When looking at the needs of the victim and society, N.J.S.A. 2C:43-12(e)(7), and whether due to the nature of the crime "the value of supervisory treatment [is] outweighed by the public need for prosecution," N.J.S.A. 2C:43-12(e)(14), we note that society is served by allowing this young man to continue with his career in music without being hampered by a criminal record provided future criminal conduct is deterred. Defendant has no continuing pattern of anti-social behavior, see N.J.S.A. 2C:43-12(e)(8); he has no prior record and presents no substantial danger to others, see N.J.S.A. 2C:43-12(e)(9); the crimes were not crimes of violence and defendant has no pattern or violence toward others, see N.J.S.A. 2C:43-12(e)(10) and (12); and he was not involved with organized crime, see N.J.S.A. 2C:43-12(e)(13). It is unclear whether "prosecution would exacerbate the social problem that led to [defendant's] criminal act." See N.J.S.A. 2C:43-12(e)(11). Nothing in the record indicates that the involvement of other people charged in the crimes "is such that the interest of the State would be best served" by utilizing the traditional criminal justice system procedures or that defendant's enrollment in PTI would adversely affect prosecution of co-defendants. See N.J.S.A. 2C:43-12(e)(15) and (16). Thus, an analysis of the statutory criteria inexorably leads to the conclusion that PTI was appropriate for this defendant.
The prosecutor's sole reason for denying defendant admission into PTI is that he allegedly had not accepted responsibility for his crime and attempted to minimize his involvement. The record simply does not support this assertion by the prosecutor. The prosecutor rested the conclusion that defendant had not accepted responsibility for his conduct on defendant's statements set forth in the PTI evaluation. However, a review of those statements does not support the prosecutor's position, because the defendant did admit his involvement in the crimes and expressed his remorse. With respect to defendant's version of the crimes, the PTI evaluation states:
The defendant was interviewed on [August 31, 2007], at the Criminal Division Manager's Office. At that time, the instant indictment and corresponding police material were reviewed and the defendant confirmed their authenticity. Also at that time, the defendant maintained his guilt to the instant offense and offered the following comments: "I started to smoke marijuana during my second year of college. It was a daily habit. I was friends with a musician who used marijuana so I would go to New York to buy marijuana for myself and my friends.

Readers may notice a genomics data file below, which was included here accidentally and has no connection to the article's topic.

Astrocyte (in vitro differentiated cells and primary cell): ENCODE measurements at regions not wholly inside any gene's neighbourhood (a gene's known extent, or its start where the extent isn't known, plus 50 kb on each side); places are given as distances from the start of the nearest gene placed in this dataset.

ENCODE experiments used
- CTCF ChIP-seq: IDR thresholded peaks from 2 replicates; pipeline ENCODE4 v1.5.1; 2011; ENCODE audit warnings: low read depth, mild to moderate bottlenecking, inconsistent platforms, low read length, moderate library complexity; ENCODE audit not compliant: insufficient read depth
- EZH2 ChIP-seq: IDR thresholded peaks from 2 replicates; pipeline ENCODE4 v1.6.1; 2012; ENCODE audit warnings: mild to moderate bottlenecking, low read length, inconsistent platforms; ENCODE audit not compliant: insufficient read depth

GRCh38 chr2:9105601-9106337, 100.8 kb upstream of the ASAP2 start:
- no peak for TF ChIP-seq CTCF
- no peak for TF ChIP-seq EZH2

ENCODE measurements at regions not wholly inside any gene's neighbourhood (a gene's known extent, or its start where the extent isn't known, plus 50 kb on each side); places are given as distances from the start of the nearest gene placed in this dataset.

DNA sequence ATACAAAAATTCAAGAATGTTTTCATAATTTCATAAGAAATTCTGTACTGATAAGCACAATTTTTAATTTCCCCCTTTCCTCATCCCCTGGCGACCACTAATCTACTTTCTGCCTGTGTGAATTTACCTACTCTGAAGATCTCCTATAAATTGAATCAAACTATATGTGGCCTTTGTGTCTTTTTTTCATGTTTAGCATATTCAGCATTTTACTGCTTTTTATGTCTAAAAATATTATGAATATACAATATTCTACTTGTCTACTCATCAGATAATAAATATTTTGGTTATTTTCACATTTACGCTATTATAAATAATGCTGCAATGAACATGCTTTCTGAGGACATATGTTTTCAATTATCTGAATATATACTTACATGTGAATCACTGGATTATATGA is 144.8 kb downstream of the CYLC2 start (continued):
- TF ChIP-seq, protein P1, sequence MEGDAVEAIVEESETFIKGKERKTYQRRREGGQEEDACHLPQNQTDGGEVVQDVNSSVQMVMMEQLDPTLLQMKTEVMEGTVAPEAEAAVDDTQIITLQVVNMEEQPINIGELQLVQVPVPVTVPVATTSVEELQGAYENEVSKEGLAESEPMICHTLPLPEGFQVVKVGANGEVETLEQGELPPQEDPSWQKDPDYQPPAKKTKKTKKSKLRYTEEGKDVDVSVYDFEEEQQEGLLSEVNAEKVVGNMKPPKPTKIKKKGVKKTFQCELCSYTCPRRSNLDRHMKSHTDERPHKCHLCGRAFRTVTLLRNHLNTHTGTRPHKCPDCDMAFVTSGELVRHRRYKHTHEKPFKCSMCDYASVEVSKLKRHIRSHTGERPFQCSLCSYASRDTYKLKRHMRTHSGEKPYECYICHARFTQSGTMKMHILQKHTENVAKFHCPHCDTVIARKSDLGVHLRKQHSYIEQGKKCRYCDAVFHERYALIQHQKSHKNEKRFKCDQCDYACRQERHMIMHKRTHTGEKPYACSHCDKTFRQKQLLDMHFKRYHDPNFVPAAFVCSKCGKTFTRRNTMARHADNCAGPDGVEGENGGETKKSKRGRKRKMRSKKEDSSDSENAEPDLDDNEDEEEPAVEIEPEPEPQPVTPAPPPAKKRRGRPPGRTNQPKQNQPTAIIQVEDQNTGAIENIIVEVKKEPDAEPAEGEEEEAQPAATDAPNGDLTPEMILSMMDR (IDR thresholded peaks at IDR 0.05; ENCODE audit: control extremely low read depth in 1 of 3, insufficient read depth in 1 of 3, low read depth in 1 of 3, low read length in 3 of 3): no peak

I was not profiting other than for my personal marijuana use. People found out about what I was doing and some recent graduates 'ratted me out.'"
The defendant was informed that he was required to submit reasons to justify his enrollment into the PTI Program. In response, the defendant gave the following statement: "I am very sorry for what I did.
This will never happen again. It has been a bad experience. I play and teach music. I want to earn my master's degree and possibly attend Juilliard School. I will comply with all conditions of PTI supervision."
We do not find a factual basis in this statement to support the prosecutor's conclusion that defendant did not accept responsibility for his criminal conduct. Defendant quite plainly admitted that he had been using and distributing marijuana and that he was very sorry he had done so. Although the prosecutor specifically contended that defendant denied selling drugs and claimed he only used them, that is a clearly mistaken reading of the PTI interview record. Defendant admitted selling drugs, but explained that he was doing so to support his own drug habit. Defendant's statement in the PTI evaluation supports the PTI Program Director's conclusion that "[t]he defendant accepted responsibility for his involvement in the instant offense and further expressed remorse for his actions. This is viewed as an indication of his apparent amenability to rehabilitation."
We conclude that the prosecutor's decision to deny defendant admission into the PTI program goes "so wide of the mark" that it constitutes a "patent and gross abuse of discretion." Defendant is a good candidate for the rehabilitative efforts of PTI. This was his first involvement with the criminal system, and he had no prior juvenile record. No physical violence was involved. He was otherwise involved in a productive life, on the verge of graduating from a university as a music major. In addition to his studies, he was also working. The charges arose out of his personal dependence on marijuana which he was addressing through substance abuse counseling. Based on this record, there was every reason to believe that the purposes of PTI would be fulfilled with defendant's admission into the program, namely that defendant would become rehabilitated and refrain from further criminal conduct. The reasons the prosecutor gave for denying the application are not supported by the facts in the record.
Defendant's conviction is reversed, and he shall be admitted into the PTI program. The time he has spent on probation for this offense shall be counted toward his time in PTI.